What Have We Learned from Baumgartner’s Stratospheric Jump?
Although just a small step for Felix Baumgartner, the event has left a big footprint: On 14 October 2012 Baumgartner jumped from 128,100 feet [39,045 meters] altitude, using a special pressurized suit. Reaching a speed of 833 mph [1,342 kmh], he passed the sound barrier as first man in history during a fee fall. Nine minutes and three seconds later, the Austrian citizen Baumgartner landed safely in the New Mexico desert. Millions world-wide have watched his jump into the stratosphere live that has been praised the „moon landing of the young generation“.
What exactly is the stratosphere
The stratosphere is the second layer of Earth’s atmosphere. It is on top of the troposphere and extends from about twelve to 50 kilometres above our planet’s surface. In contrast to the other layers of the atmosphere, the temperature in the stratosphere increases with altitude. This ‚inverse‘ temperature gradient is caused by a significant amount of ozone in the stratosphere, which absorbs part of the incoming UV radiation from the Sun and converts it into heat. That’s why the stratosphere plays an important role in stabilizing our climate. And it is an indicator of climate change on our planet as well. Satellites measure these temperature fluctuations in the stratosphere with great precision and see long term variation in our climate.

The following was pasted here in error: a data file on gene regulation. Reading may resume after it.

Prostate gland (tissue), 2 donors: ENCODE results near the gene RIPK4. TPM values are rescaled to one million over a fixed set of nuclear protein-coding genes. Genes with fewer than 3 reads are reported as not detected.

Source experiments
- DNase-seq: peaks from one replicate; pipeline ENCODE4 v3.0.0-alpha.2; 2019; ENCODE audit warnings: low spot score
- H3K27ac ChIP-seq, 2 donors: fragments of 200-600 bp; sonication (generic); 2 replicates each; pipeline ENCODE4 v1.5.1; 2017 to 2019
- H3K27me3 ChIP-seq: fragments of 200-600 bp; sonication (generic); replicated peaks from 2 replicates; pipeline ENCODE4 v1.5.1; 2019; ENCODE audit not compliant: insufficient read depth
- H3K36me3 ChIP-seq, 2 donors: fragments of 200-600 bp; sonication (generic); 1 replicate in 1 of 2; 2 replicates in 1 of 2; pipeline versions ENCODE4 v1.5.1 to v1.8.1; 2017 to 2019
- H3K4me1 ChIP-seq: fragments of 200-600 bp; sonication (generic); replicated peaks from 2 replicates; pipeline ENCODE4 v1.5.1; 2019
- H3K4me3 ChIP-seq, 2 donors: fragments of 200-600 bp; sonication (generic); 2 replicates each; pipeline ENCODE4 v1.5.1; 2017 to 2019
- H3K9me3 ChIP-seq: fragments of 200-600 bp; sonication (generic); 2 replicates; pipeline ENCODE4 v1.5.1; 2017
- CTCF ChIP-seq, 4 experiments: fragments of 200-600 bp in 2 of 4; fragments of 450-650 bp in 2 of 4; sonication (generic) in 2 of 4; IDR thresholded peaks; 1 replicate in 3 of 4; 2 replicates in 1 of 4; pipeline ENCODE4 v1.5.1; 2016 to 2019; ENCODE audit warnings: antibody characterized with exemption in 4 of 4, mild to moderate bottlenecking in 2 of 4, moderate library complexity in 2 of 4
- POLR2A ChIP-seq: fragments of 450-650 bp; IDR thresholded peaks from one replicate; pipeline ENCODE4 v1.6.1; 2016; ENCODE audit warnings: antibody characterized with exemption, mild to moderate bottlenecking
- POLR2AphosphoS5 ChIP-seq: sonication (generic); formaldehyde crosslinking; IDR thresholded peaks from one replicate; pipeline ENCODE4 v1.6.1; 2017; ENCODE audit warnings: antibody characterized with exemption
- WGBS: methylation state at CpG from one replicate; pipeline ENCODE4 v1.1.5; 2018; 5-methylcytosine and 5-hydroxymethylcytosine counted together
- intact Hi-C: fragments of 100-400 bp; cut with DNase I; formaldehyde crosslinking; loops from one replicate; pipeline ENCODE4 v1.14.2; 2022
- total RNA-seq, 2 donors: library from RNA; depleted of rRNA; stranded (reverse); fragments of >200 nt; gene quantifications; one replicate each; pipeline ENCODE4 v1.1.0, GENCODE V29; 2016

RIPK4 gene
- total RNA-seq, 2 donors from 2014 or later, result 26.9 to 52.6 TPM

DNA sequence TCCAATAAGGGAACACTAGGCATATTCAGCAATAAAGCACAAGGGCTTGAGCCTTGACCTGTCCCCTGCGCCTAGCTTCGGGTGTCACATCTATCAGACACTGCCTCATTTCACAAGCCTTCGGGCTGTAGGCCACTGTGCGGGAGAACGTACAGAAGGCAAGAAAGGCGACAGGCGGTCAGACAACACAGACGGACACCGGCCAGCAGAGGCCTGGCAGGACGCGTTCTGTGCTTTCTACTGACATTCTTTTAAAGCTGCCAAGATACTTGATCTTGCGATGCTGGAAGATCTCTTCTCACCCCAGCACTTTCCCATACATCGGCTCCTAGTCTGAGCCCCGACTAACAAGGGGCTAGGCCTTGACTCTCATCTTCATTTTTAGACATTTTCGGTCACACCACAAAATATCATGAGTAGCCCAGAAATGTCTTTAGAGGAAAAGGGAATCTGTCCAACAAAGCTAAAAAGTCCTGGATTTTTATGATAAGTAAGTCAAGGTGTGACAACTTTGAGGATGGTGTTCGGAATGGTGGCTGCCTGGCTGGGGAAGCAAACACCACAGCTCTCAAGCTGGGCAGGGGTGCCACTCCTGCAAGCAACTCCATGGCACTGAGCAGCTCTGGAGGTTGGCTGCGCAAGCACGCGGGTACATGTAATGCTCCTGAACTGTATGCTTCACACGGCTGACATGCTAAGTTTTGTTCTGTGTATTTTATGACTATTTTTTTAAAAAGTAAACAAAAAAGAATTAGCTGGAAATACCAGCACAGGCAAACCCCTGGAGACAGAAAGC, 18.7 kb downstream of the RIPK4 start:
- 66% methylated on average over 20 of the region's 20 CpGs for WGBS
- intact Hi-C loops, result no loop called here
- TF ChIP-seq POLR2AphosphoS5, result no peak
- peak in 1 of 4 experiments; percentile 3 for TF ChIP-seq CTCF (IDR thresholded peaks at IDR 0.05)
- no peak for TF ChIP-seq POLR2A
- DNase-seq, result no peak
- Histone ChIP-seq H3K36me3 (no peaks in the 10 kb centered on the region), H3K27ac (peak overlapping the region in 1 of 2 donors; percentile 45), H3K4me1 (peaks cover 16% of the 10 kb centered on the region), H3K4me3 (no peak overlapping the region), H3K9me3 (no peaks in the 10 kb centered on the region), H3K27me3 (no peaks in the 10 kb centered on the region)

Stratospheric research and technological development
Felix Baumgartner is not the first performing a stratospheric jump. Back in the 1950s and 60s, high altitude jumps were performed from the stratosphere for technology research purpose. During the Excelsior project in 1959/60 three manned jumps from 12-18 miles [20-30 kilometres] altitude have been performed for testing a new parachute system that was designed for emergency exits in high altitudes. 1962 the Soviet space pioneers Yevgeny Andreyev and Pyotr Dolgov tested the exit device of the Vostoc capsule with a new space suit during a stratospheric jump . Dolgov didn’t survive it.
What is the relevance of Baumgartner’s stratospheric jump?
Baumgartner’s lead sponsor Red Bull, a lemonade manufacturer from Austria, put the scientific benefits of the jump into focus. But this is probably no more than the attempt to ennoble a great spectacle with a portion of meaningfulness. Researchers question the relevance of the project: “ From a scientific point of view, this was rather unspectacular“, says the Austrian physicist Werner Gruber.
May be, but for Millions it will remain unforgettable. And Felix Baumgartner’s stratospheric jump might even have become another occasion to consider the climate and its changes . Even if it happens high above us in the stratosphere.
Fotos: Jay Nemeth/Red Bull Content Pool